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Socialism’s Future Can’t Be Its Failures

Bhaskar Sunkara’s recent New York Times piece is a dangerous misremembering of socialist history that tries to make socialism safe for liberals. To avoid repeating the failures of the 20th century, we have to take an honest look at our own defeats.

Evan McLaughlin

July 6, 2017
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This is the time for both a reck­on­ing and an under­stand­ing, the time of the ten­sion through which, for the defeated,
The bad thing of fail­ure turns into the com­bat­ive excel­lence of know­ledge…
And so, are you going to give up? Are you going to abol­ish our huge efforts, and the his­tor­ical birth of our uni­ver­sal revenge,
In the reac­tion­ary ver­dict and bowed heads of the defeated?
No! I say, No!
The con­ten­ted and the fear­ful are no con­cern of ours. It is the ten­a­cious people’s memory that cre­ates the great hole in the world where the sem­a­phore of com­mun­ism has been planted cen­tury after cen­tury.
People of all times! People of all places! You are with us!
-Alain Badiou

Bhaskar Sunkara’s recent piece in the New York Times titled “Socialism’s Future May be its Past” is part of a growing effort to rehabilitate the ideas of socialism and communism as relevant and palatable ideas in the age of Resistance. Organizations and individuals across the country are working to wrest these ideas away from the nightmare of Stalinism, bureaucracy and death and towards the possibility of liberation they originally connoted. In doing so, they hope that Americans can be won over to the idea of socialism.

None of us should take issue with the project of rehabilitating socialism and making it once more into the worldwide rallying cry for liberation, the hope for a future beyond exploitation, oppression and alienation. The only way to do this is understand and acknowledge the failures of our past struggles, and continue on armed with those failures. Sunkara claims to do this in his piece, but instead misrepresents the causes of the failure of the Russian Revolution. Such misrepresentation not only hinders our ability to organize movements that are truly capable of challenging the supremacy of capital, but also encourages us to repeat the mistakes of our past and relive the nightmare of the 20th century.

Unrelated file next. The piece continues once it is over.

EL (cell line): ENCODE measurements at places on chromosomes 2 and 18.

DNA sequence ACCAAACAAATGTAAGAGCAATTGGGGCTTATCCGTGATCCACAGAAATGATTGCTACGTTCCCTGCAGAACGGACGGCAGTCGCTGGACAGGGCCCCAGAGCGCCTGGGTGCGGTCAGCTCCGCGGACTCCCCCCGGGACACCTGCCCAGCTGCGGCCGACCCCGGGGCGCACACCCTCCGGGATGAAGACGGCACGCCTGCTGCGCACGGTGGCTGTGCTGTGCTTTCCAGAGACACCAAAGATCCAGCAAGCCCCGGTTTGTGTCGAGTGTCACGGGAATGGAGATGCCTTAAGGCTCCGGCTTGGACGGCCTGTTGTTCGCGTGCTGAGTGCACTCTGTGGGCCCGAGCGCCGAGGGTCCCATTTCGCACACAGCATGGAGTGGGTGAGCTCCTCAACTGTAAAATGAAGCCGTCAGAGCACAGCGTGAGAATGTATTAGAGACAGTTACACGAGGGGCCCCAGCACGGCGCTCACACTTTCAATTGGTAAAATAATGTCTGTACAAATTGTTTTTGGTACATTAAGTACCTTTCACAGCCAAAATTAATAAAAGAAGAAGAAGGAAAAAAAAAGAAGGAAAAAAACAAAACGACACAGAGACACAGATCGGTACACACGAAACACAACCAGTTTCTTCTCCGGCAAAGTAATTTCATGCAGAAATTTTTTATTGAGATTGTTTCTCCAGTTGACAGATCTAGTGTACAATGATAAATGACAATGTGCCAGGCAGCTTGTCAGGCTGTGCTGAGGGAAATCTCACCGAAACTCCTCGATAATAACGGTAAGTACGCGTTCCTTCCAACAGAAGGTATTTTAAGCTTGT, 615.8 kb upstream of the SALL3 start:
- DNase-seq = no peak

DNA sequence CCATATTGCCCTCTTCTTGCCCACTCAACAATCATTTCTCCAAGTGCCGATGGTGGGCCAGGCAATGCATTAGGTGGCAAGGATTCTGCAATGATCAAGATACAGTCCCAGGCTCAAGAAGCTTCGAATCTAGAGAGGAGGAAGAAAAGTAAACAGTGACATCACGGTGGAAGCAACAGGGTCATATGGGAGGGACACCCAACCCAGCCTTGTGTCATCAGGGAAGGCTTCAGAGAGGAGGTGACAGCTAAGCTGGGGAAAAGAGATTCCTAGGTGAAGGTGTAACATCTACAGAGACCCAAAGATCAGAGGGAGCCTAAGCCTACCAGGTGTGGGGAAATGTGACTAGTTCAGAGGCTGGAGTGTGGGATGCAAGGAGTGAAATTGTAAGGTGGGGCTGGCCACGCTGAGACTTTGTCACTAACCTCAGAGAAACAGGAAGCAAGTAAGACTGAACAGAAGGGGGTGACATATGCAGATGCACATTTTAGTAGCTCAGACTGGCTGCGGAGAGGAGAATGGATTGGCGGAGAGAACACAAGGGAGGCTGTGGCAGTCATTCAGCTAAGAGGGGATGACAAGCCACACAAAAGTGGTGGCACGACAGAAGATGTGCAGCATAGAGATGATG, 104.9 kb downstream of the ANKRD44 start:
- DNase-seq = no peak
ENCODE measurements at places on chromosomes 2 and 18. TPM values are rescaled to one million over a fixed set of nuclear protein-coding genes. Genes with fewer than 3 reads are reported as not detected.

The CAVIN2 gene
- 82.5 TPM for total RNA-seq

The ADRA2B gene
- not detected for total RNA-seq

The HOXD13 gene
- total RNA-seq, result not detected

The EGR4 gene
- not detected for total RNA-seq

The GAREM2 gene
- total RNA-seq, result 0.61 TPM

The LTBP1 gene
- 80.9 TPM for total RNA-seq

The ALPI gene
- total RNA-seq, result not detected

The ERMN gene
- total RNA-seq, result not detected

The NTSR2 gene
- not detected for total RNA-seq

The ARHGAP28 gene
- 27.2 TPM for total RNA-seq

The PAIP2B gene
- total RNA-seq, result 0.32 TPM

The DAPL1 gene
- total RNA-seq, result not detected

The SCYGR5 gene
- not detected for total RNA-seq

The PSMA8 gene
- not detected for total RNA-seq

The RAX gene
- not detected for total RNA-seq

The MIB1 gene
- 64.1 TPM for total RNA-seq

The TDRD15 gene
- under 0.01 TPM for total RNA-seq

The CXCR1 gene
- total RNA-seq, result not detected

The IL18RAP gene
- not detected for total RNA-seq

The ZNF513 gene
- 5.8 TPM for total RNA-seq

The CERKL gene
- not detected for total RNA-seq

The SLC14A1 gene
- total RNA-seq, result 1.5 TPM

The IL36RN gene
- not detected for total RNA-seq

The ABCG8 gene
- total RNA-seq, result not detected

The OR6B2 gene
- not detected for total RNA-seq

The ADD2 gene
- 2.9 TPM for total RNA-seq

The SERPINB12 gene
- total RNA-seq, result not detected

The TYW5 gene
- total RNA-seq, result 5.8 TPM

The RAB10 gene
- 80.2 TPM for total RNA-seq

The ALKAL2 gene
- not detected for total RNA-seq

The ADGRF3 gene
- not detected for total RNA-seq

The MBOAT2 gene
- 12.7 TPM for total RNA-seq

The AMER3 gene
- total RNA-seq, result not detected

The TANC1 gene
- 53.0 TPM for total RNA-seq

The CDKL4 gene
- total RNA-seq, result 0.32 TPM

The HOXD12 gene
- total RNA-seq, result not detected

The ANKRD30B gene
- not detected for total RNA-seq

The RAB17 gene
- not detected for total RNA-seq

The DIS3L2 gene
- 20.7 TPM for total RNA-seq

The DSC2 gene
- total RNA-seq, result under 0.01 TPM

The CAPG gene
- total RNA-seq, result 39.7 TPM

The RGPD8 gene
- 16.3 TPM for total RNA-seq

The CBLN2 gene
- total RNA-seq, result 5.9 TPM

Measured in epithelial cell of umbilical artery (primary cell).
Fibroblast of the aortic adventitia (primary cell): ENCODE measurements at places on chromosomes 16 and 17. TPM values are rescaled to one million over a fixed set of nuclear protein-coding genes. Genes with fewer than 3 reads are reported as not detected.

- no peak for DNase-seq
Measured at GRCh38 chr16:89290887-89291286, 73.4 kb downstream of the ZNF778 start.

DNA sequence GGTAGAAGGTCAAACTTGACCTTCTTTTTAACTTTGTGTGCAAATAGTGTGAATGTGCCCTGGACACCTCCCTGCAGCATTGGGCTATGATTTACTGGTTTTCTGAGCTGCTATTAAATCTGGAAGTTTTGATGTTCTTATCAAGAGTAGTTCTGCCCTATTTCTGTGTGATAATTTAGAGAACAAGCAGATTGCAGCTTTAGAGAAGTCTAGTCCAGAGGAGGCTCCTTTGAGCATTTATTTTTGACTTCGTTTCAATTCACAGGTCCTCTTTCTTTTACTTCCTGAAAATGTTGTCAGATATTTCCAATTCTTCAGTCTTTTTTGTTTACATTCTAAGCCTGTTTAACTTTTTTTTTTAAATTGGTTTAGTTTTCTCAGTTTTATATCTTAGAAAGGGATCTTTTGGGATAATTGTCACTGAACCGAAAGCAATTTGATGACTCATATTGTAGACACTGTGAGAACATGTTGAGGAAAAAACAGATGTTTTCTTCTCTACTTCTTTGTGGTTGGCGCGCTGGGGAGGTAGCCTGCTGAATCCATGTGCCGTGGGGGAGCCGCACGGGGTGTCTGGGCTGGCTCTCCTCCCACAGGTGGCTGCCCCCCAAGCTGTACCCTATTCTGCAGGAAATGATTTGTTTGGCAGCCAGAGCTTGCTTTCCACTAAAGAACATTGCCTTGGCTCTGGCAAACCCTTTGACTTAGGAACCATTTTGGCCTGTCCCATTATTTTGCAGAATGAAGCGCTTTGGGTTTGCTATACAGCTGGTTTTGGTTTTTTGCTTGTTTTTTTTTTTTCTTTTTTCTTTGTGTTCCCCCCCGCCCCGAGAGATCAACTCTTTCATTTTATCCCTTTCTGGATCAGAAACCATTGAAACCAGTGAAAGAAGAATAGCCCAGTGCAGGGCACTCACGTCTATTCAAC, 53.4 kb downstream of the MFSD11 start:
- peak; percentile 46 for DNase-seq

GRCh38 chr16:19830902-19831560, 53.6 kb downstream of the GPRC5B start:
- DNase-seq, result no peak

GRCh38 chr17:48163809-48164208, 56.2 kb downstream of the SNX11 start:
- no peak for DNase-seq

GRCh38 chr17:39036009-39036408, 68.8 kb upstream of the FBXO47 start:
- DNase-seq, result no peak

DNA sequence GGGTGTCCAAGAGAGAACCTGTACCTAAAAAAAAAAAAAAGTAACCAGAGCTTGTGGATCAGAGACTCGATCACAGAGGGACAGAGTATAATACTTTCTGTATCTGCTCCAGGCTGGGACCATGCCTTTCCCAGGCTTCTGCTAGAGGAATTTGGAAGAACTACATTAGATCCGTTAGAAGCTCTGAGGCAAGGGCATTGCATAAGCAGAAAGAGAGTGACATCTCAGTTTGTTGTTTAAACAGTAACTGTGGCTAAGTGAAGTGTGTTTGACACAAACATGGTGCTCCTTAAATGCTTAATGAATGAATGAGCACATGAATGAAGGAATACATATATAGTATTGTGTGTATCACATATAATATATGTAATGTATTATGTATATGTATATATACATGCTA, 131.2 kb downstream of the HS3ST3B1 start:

Sunkara argues that to rehabilitate socialism, it must be “stripped down to its essence, and returned to its roots,” which is “an ideology of radical democracy.” He implies that the original sin of the Russian Revolution that doomed socialism to terror and irrelevance was its goal of “radically transforming the world in a single generation” rather than focusing on this essence of radical democracy. Sunkara shies away from actually arguing the Bolsheviks’ insistence on overthrowing an intolerable regime and ending the meaningless slaughter of World War I directly caused the regime of Stalinist terror, but writes that it “ended up seemingly affirming the Burkean notion that any attempt to upturn an unjust order would end up only creating another.” Sunkara offers nothing to argue against this notion.

This experiment in socialism came to a tragic and brutal end, but it was not for a lack of commitment to democracy. To read it as such is misleading and dangerous.

Sunkara’s version of history is a simple one. The Bolsheviks renounced democracy in favor of overthrowing the world overnight, and in so doing unleashed the demon Stalin into the world. This story is a simple and easy explanation for the failure of the Russian Revolution, and one that could be sold to liberals to win them over to socialism.

It is not true.

The history of the worldwide communist movement is a history of debates, assemblies, delegates, votes, bitter polemics, workplace and neighborhood committees. The early Russian Revolution in particular was a carnival of democracy. Workers’ assemblies sprang up across the country, different parties vied for power within the Soviets, workers and soldiers all elected delegates to represent their interests and petition the central government. Ethnic minorities created their own forms of governance and petitioned for independence, autonomy or recognition. Meetings lasted until the early hours of the morning. Factories were taken over and turned into worker-owned cooperatives, government services were coordinated with the aid of citizen planning, and the basics necessary to live a good life were guaranteed as social rights. The goal of the Bolshevik party in this revolutionary period was to sweep away the last remnants of undemocratic bureaucracy and place all power in the hands of this cauldron of political pluralism, dissent and diversity.